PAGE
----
English Literature: An Inspector Call Theme - Learning About Life

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Why does Birling sneer at Eric's private education and the younger generation who "know it all"
Because he's worked his way up.
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Why is it ironic that Birling is sneering at the younger generation who "know it all"
Because it's mainly the older generation who think they know it all.
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What does Arthur, Gerald, and Sybil's arrogance prevent them form doing?
Changing. They don't see anything wrong in the way they think or act. They believe that they know best. Mr Birling's views are made clear in Act One and they don't change.
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Why is Arthur's arrogance the reason he is so stubborn?
He doesn't think anyone has anything of use to tell him - especially not his children or a lowly inspector.
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Who is the only character Arthur Birling listens to? Why?
Gerald - because he's from a higher social class.
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Who does the inspector actually have an affect on? Why? What does this lead them to do?
Eric and Sheila because they are ashamed of their behaviour. This means they reject their parents who have refused to learn from the nights events.
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What do Sheila and Eric understand about the evening?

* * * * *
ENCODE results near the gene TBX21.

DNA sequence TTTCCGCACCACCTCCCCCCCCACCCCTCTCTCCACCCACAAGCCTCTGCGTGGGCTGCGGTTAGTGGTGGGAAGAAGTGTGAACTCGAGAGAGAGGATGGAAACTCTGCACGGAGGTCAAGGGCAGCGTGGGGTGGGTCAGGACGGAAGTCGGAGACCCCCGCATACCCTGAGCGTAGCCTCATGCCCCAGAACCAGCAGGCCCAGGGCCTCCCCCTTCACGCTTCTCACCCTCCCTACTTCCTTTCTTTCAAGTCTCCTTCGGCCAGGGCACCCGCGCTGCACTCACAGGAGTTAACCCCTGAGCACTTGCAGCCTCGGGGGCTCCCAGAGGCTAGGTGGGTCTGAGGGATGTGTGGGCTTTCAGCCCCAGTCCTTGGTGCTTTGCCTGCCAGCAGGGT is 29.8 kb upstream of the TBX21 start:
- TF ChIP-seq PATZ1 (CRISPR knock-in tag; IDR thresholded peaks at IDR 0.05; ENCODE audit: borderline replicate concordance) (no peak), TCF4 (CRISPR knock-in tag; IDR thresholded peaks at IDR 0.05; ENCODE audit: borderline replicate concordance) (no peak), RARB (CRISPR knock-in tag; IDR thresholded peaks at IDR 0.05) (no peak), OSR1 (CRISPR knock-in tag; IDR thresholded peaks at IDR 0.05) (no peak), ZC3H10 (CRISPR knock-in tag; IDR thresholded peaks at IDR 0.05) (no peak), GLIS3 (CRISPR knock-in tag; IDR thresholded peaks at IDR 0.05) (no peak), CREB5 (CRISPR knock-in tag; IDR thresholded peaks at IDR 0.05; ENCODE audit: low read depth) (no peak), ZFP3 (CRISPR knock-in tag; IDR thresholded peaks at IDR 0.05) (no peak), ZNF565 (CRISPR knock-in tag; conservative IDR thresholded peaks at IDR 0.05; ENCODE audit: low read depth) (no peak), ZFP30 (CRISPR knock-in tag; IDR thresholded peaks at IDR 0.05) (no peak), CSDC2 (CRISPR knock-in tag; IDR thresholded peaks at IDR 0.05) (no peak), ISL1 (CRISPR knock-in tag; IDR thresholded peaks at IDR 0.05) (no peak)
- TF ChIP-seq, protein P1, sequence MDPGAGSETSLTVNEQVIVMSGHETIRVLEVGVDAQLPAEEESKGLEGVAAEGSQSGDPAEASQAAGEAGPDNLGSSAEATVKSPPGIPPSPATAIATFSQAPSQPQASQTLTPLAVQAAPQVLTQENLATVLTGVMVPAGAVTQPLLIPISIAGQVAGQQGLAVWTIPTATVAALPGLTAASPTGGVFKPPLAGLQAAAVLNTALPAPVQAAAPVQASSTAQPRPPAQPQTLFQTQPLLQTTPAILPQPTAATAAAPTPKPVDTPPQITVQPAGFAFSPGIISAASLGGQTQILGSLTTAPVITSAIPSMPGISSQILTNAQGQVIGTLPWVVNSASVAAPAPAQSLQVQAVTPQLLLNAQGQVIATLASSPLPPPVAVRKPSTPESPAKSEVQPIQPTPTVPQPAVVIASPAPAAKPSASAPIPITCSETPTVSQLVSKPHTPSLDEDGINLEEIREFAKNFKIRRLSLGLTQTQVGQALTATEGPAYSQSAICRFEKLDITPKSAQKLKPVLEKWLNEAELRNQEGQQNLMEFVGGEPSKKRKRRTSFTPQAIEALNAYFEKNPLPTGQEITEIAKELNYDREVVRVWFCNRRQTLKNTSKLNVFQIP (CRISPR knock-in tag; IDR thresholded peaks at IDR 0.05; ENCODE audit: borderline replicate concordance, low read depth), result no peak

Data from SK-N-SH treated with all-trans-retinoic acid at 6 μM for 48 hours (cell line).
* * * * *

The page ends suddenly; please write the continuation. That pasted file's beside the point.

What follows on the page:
That the important thing was the lesson learnt, not whether the Inspector was real or not.
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What do Sheila and Eric do even before they realise their involvement in Eva's death?
Criticise their father's behaviour.
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What changes as well as Sheila's views? Explain this view.
Her personality - she starts out playful, obedient and self centred but as the play progresses, her character dramatically develops and she becomes more aware, sensitive and mature.
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Why do the older generation refuse to change?
Because they are happy living in ignorance - the problems of the living class don't affect them, so they don't want to know them.
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Show Birling being ignorant to Prostitution
"I see no point in mentioning the subject"
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Show Mrs Birling being ignorant to Womanising
"You don't mean Alderman Meggarty" - even though it's well known.
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Show Mrs Birling being ignorant to Eric's Drinking problems.
"It isn't true"
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Explain when Sheila says "It didn't seem to be anything terrible at the time"
She's trying to forget her bad behaviour.
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How does the class system work in the older generation's favour?
It suits them to think they're always right, they don't see the point of changing, or learning from the night's ordeal.
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Talk about the older generation doing everything to avoid changing.
They don't even change when it's clear they've done wrong - they refuse to believe it, and blame everyone else instead.
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Other cards in this set

Card 2

Front

Why is it ironic that Birling is sneering at the younger generation who "know it all"

Back

Because it's mainly the older generation who think they know it all.

Card 3

Front

What does Arthur, Gerald, and Sybil's arrogance prevent them form doing?

Back

Preview of the front of card 3

Card 4

Front

Why is Arthur's arrogance the reason he is so stubborn?

Back

Preview of the front of card 4

Card 5

Front

Who is the only character Arthur Birling listens to? Why?

Back

Preview of the front of card 5
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